Mind

Gemma McCaw's top tips on how to be happy

By starting with the small things, you can make a big difference to how you feel.

What makes you happy? Most of us express the desire to be joyful without pausing to contemplate what truly brings us contentment.

At times, we search for happiness in all the wrong places, overlooking the true sources of pleasure in our lives. It's easy to think a bigger salary or fancy holiday will make life better, but in reality, happiness depends upon ourselves.

It was researcher Sonja Lyubomirsky who pioneered the theory of the happiness pie. She found that the three determinants of variance in our happiness levels were genetic set point (50%), life circumstance (10%) and our intentional activity (40%).

While we can't influence our genetic make-up or at times change our life circumstances, we always have the power to influence our intentional activity – how we choose to think and act.

We can't sit and wait for things to change – we have to do it ourselves. By starting with the small things, you can make a big difference to how you feel.

Look on the bright side

Start noticing what is right, rather than what is wrong. When you shift your thinking, you create the habit to change your lens and look for positives.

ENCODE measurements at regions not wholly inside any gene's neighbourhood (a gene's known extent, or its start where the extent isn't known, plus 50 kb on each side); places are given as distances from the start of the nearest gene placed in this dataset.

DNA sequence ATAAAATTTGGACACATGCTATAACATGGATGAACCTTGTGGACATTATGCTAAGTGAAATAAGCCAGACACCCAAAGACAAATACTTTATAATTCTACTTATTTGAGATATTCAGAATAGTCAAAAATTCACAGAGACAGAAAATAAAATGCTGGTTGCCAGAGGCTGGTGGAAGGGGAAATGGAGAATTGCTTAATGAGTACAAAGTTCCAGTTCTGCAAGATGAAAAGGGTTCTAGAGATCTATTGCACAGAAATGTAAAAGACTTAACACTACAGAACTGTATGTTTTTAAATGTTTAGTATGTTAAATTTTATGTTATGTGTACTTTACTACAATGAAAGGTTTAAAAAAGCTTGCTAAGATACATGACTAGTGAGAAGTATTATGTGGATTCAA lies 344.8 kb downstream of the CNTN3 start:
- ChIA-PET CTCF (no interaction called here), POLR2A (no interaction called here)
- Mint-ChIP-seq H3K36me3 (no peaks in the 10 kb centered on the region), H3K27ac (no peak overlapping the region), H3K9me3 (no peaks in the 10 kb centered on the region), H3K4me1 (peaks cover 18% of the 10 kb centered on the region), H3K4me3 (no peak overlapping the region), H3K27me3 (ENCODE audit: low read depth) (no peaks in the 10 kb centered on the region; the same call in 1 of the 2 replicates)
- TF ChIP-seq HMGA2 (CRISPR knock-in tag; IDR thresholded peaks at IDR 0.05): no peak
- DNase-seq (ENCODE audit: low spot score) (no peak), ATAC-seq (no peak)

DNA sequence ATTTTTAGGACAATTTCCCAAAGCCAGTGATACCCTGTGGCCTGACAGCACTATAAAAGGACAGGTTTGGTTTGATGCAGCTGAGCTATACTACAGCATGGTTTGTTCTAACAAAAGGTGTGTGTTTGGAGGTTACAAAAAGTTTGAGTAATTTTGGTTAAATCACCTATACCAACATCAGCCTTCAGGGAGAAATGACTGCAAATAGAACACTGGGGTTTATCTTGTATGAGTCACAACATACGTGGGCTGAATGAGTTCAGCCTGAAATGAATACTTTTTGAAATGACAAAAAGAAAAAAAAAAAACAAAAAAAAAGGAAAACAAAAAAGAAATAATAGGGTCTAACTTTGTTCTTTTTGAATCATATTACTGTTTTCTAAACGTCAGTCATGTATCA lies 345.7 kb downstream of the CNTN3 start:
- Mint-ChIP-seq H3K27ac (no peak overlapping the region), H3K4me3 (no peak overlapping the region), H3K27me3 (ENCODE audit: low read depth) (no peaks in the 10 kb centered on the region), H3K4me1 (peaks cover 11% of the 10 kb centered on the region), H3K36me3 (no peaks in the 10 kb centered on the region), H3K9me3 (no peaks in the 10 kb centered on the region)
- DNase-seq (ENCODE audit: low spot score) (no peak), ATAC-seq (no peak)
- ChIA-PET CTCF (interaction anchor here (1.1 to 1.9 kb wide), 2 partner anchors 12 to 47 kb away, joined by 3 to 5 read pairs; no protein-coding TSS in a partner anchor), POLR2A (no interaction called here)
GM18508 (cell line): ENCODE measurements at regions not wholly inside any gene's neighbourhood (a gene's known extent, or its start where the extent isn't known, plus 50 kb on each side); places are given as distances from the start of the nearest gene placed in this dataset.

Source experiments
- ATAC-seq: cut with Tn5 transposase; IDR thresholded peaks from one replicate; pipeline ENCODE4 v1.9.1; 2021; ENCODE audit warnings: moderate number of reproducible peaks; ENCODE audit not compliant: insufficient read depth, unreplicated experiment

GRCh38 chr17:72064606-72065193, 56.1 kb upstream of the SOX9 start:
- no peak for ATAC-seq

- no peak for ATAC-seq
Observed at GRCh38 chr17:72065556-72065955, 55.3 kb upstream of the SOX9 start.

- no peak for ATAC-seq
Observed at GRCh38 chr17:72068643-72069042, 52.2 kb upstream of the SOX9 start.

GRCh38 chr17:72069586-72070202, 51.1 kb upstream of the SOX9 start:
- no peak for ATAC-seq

It's not just about celebrating the past and present, but looking forward to a bright and optimistic future too. When things don't turn out the way you would have hoped, ask yourself, "What can I learn from this situation?"

Count your blessings

Practise an attitude of gratitude every day. Studies show happier people are comfortable expressing gratitude for all that they have.

You can start this by writing a small list: "This week I'm grateful for these five things …"

Practice makes perfect

Being happy is a bit like getting fit. It takes work and effort every single day. What's more, when you are fit, you have to keep working at it – and it's exactly the same with happiness.

Avoid social comparisons

Sometimes you can't help but notice friends, family, colleagues and those on social media sharing their highlights reel, but instead of comparing yourself to others, use your own internal standards to judge.

While drawing inspiration for your goals or providing comfort to others in a similar situation is helpful, constant comparison can affect your self-esteem. The grass isn't always greener on the other side – it is greener where you water it.

Move your body

Happy people make exercise a habit! In a US study, one group of people were prescribed moderate exercise three times a week while another group was prescribed an antidepressant. The results? Both
found their depression lifted. But those who recovered were less likely to relapse if they were in the exercise group.

It's not only about feeling good – exercise lets us take time out from a stressful day and provides the chance to connect with others. Try your best to move your body every day.

Acts of kindness

Kindness is as good for the giver as it is the recipient. It reduces stress for others, while shifting your thinking from you to someone else. And kindness is contagious. If someone is good to you, it's more likely you'll be nicer to others. Try five acts of kindness today and see how good it feels.